On post offices, the hon. Gentleman should listen to what my right hon. Friend the Secretary of State for Trade and Industry has to say. If there is demand for a debate, it will be considered in the normal way by the usual channels. However, I say to him and to the House that what we need in relation to change in the Post Office is a grown-up debate on the fact that there have been changes—not caused by anyone in the House or directly by anyone outside, but resulting from the internet—which have dramatically changed the use made of the Post Office. The hon. Gentleman knows that; he also knows that in the unlikely event of the Liberals being in government, they would face precisely the same issues as we do. [ Interruption. ] We are in government, as the right hon. Member for Bracknell (Mr. Mackay) says from a sedentary position, and we are happy to make the decisions.

14 Dec 2006 : Column 1015

Mr. Andrew Mackay (Bracknell) (Con): I asked why the Liberals are in government in Scotland.

Mr. Straw: Oh—that is because of the voting system.

The hon. Member for Somerton and Frome (Mr. Heath) asks me about the local government White Paper. That will be the subject of debate, and I am glad that my right hon. Friend the Secretary of State for Communities and Local Government has stimulated a good debate on flexibility of arrangements. The Bill will be published and have its Second Reading early in the new year, and there will be many opportunities in this Chamber and in Committee for debate on that.

On stationery, those of us who have to run Government Departments constantly search for savings. I am sure that my right hon. Friend the Chief Secretary will draw to wider attention the need for centralised purchasing at one level, and for people to find the bargain in the corner shop at another.

On the hon. Gentleman’s final point, that answer is not acceptable. I shall follow it up and ensure that he gets an answer to his question.

Richard Burden (Birmingham, Northfield) (Lab): Will my right hon. Friend arrange an early debate, or perhaps a statement from the Minister for Housing and Planning, on the development of community empowerment in housing in Birmingham, in which my constituency has been a pioneer? The Minister for Housing and Planning made it a condition on the local council to be responsive to local solutions that were proposed. Does my right hon. Friend share my concern about the fact that Birmingham city council has now announced that it is to wind up the community-based housing organisation in my constituency? That is a matter of great public concern and we need a debate on it. Does he agree that if the Liberal Democrats truly agree with localism, it is about time that they stood up to their coalition partners in Birmingham?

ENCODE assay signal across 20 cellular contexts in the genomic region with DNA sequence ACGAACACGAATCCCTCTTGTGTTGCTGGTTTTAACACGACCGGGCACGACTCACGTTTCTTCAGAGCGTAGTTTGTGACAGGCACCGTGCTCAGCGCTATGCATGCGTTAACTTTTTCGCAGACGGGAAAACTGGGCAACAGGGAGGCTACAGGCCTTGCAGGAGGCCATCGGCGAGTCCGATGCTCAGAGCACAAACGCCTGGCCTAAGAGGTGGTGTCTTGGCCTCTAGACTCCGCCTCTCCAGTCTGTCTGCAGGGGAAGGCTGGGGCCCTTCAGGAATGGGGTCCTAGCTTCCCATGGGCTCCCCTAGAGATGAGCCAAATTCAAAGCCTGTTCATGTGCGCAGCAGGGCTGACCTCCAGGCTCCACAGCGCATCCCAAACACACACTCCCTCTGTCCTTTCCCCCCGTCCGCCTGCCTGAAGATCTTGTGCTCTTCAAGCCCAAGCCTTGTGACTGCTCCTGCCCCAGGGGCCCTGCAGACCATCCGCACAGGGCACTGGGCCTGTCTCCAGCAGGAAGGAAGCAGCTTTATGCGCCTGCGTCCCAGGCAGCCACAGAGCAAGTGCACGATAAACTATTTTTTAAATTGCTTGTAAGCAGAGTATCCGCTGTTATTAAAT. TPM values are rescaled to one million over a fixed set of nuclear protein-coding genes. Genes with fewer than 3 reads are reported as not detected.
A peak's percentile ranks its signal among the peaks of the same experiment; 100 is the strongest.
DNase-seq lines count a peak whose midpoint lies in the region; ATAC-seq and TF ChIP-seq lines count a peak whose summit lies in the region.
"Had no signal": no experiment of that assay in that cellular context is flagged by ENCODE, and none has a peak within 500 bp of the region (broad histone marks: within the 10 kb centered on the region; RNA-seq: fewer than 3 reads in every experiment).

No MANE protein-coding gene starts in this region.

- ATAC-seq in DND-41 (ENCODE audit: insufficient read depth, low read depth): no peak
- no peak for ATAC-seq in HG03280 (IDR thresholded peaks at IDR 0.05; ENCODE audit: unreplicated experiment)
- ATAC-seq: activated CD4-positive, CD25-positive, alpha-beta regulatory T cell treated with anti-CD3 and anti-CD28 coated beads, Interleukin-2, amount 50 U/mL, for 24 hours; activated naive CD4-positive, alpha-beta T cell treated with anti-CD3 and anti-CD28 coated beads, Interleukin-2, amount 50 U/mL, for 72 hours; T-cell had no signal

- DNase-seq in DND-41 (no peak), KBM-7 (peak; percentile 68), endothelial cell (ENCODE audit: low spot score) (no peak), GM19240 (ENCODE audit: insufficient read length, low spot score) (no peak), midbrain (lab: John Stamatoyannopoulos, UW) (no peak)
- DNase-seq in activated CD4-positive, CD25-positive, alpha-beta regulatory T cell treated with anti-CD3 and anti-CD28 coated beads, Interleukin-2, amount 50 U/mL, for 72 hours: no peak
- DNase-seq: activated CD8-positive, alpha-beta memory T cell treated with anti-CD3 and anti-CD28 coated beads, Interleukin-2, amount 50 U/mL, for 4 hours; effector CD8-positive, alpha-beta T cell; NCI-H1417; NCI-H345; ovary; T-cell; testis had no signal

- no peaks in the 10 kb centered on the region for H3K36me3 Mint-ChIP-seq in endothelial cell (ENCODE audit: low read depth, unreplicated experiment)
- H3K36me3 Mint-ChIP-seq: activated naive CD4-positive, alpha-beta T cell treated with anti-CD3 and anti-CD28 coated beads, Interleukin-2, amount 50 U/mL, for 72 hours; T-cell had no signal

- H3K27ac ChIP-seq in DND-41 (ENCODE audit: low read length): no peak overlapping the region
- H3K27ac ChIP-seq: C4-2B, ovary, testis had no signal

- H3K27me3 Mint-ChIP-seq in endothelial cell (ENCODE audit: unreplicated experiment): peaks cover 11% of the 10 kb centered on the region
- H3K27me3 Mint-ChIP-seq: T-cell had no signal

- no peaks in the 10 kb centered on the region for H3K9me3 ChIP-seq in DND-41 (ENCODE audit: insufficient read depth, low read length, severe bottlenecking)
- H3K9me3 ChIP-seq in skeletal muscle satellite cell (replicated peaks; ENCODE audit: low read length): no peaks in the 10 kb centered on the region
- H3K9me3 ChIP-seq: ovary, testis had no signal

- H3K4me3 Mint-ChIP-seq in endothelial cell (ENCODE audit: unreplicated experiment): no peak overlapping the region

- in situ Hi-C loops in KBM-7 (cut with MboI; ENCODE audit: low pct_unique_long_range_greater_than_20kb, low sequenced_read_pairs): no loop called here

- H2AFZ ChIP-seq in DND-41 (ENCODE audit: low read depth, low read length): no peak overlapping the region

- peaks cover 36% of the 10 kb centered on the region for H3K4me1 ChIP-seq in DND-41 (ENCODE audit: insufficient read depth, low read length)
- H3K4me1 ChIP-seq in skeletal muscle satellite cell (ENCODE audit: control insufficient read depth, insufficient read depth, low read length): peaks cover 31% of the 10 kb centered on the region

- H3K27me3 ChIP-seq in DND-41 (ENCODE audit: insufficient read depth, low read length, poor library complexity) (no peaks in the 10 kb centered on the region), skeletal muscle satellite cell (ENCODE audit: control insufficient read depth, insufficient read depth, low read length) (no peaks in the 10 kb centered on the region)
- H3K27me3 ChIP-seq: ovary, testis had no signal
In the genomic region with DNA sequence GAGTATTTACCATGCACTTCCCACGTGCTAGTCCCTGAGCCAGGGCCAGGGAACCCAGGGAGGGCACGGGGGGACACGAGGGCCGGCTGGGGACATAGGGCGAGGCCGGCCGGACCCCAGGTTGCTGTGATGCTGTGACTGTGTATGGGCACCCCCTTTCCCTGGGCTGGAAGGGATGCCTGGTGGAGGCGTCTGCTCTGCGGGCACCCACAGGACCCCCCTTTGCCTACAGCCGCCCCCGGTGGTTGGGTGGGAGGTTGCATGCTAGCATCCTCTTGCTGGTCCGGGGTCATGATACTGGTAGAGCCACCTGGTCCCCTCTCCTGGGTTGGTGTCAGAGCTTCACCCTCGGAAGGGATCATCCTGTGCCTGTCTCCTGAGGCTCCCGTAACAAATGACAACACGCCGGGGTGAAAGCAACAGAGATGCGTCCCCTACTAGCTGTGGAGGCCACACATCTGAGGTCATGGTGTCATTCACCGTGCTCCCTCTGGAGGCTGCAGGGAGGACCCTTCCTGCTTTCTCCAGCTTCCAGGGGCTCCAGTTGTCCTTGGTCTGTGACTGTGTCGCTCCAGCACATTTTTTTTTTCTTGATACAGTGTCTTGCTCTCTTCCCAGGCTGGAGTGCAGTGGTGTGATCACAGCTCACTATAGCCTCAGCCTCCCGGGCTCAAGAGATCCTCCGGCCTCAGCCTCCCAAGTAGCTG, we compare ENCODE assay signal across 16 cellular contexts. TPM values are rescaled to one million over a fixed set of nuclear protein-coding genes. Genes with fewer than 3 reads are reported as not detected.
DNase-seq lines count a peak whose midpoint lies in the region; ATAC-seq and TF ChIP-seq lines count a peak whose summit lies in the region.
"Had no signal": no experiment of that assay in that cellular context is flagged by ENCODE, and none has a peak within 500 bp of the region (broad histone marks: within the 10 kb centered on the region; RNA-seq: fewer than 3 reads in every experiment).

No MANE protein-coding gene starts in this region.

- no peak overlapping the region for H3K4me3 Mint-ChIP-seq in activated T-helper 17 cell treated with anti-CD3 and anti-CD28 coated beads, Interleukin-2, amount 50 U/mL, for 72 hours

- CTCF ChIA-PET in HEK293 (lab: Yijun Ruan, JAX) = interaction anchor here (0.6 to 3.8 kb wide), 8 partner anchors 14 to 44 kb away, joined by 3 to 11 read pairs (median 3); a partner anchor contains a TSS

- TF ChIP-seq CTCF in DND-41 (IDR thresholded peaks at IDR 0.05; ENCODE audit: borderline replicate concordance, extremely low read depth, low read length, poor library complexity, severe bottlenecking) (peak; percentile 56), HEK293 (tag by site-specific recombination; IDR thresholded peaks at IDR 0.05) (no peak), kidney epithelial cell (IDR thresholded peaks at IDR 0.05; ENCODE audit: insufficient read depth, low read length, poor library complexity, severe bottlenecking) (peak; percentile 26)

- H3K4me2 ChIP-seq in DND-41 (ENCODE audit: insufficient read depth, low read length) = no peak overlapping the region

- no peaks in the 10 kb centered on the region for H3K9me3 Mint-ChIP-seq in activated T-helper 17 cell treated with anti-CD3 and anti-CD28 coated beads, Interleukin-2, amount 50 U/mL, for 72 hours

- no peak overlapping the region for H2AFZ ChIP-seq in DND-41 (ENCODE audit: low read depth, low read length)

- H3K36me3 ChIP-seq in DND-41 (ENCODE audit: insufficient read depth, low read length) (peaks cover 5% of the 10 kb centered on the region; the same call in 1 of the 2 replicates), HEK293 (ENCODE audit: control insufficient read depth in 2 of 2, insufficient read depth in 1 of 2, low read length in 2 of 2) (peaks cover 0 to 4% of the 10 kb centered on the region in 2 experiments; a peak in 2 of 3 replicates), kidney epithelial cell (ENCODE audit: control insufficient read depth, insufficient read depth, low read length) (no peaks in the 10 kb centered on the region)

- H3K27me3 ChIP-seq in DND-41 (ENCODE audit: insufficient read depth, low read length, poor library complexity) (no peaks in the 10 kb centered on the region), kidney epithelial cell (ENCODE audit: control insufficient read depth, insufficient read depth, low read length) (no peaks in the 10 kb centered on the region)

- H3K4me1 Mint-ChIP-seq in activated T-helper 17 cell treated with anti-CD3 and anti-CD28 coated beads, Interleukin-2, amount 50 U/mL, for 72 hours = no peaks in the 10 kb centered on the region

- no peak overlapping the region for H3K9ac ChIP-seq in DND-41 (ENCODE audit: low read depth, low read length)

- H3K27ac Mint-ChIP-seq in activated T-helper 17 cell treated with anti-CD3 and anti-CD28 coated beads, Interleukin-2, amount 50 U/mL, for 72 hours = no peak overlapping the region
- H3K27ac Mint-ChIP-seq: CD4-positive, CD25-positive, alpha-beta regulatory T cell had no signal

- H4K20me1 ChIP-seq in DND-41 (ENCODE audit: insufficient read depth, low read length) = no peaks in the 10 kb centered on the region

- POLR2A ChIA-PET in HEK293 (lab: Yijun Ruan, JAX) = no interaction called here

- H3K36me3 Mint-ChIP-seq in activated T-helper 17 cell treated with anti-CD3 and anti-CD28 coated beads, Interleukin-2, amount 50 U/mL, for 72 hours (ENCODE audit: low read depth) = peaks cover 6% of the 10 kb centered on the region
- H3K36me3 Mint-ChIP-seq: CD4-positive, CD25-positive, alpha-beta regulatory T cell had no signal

Mr. Straw: Having gone into the matter in detail, I fear that it is another example of saying one thing and doing another. As the Minister for Housing and Planning made clear, we greatly value locally based housing organisations such as the Northfield community-based housing organisation, and we in the Government expect the city council to consider those organisations in any reorganisation of housing provision. I share my hon. Friend’s concern and hope that we can find him an opportunity to raise the subject.

Mr. Rob Wilson (Reading, East) (Con): Can the Leader of the House make time for a debate on British waterways, to assist the education of the Prime Minister? Waterways play a crucial role in the lives of my constituents, yet the Prime Minister knew nothing yesterday about the deep cuts that are taking place. His ignorance can be seen in all its glory at column 869 in Hansard. My constituents are worried that the Prime Minister is so out of touch, especially in view of the fact that he has a “save our waterways” petition on his own website, listed at No. 9.

Next Section Index Home Page